Q: My mother-in-law has this vase at her home and asked me to look into finding out if it is worth anything. After looking for information I am just hoping for her sake that it isn’t a fake. Thanks for any information you can provide.


A: This piece is called a jack-in-the-pulpit vase and has an iridized finish in a golden hue with bluish/greenish/whitish lines crisscrossing the body interspaced here and there with what appears to be millefiori (thousand flowers) oval inclusions. The bottom has a rough, broken-off pontil and is boldly inscribed “L.C. Tiffany Favrile 7141B.”

The broken pontil does not bother us because genuine examples of Tiffany glass can have broken pontils on occasion. A pontil, incidentally, is a scar left on the bottom of a piece of glass when the iron rod — which was attached at that point to provide a handle for workmen to finish the glass — was broken off after the piece was finished.

These areas are sometimes called “punties.” They are often polished away, leaving a slight, smooth depression in the center of the bottom of a piece of glass. Tiffany did a lot of polished pontils, but sometimes they made button pontils, or pontil scars covered up by a thin wafer or “button” of glass. But rough, broken pontils can be found on Tiffany glass.

Our problems with the piece begin with the mark that composes the Tiffany signature. It is clumsy, and it is hard to read both the word “Tiffany” and the word “Favrile” (which is supposed to mean “handmade”). In the photographs the mark appears to be heavily incised, but in our experience most genuine Tiffany signatures are neatly written and easily read, and the signatures are applied with a light, sure hand. That is not the case in this instance.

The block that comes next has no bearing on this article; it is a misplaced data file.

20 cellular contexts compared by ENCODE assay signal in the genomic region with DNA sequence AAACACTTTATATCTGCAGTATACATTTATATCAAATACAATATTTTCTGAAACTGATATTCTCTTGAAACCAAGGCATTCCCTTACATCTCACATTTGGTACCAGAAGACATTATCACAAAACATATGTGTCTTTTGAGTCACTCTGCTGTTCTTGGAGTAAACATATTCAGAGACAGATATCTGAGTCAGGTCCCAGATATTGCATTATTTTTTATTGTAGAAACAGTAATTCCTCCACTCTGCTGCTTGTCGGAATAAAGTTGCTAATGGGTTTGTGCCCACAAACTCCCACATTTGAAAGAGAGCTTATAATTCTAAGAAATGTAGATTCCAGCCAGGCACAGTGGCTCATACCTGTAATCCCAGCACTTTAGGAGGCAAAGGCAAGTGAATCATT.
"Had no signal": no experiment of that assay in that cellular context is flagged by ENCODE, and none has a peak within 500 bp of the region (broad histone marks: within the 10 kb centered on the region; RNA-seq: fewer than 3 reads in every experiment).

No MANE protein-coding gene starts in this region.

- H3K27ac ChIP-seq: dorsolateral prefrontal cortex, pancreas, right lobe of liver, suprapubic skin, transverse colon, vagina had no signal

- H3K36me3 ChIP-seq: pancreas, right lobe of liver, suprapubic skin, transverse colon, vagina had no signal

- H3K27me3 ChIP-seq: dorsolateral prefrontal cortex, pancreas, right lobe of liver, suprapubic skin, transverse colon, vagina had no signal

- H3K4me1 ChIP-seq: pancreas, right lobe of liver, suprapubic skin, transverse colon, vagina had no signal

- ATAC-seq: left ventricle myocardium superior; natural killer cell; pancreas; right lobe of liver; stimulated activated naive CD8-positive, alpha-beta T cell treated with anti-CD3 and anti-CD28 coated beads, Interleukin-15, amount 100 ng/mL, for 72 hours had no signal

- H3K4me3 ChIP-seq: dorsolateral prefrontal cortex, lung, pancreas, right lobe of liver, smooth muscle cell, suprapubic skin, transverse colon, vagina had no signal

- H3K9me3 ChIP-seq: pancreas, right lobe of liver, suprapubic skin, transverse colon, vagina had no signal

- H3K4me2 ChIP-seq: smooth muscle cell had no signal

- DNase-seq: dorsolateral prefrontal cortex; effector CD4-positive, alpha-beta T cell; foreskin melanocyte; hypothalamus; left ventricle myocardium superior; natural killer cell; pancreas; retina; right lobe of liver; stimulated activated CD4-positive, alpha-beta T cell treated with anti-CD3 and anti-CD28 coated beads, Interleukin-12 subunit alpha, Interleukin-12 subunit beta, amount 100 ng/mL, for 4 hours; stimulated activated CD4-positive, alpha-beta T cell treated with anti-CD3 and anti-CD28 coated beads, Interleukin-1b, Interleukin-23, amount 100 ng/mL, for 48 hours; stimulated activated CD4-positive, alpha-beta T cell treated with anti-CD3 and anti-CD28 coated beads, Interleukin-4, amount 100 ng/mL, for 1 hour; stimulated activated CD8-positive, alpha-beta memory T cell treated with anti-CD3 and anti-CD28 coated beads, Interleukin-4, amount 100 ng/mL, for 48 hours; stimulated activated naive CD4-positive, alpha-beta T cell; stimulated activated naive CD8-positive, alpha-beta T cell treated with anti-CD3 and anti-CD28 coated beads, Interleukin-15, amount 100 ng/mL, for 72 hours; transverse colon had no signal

Another thing we notice is the signature is written so it faces the pontil, while the genuine signatures we have seen are written so they are read from the edge. In other words, we think the signature is upside down and was fraudulently applied. All in all, we think this is a bogus signature placed on a relatively modern piece of glass by someone wanting to defraud.

The rule is, never, never, never trust a signature until you have examined the piece itself and determined the item in question is in the style and quality of the maker whose name appears on the piece. It is our opinion Tiffany would never have made a jack-in-the-pulpit vase like this one. The base glass looks wrong, the iridizing looks uneven, and the internal decoration looks a little off.

We suggest the piece may have been made by a company such as Lundberg Studios or Orient & Flume. Their pieces are gorgeous and collectible in their own right. But they are not Tiffany. We do not know the size, but it looks like a large piece and should probably be valued in the $250 to $350 range.


Helaine Fendelman and Joe Rosson have written a number of books on antiques. Do you have an item you’d like to know more about? Contact them at Joe Rosson, 2504 Seymour Av., Knoxville, TN 37917, or e-mail them at treasuresknology.net. If you’d like your question to be considered for their column, please include a high-resolution photo of the subject, which must be in focus, with your inquiry.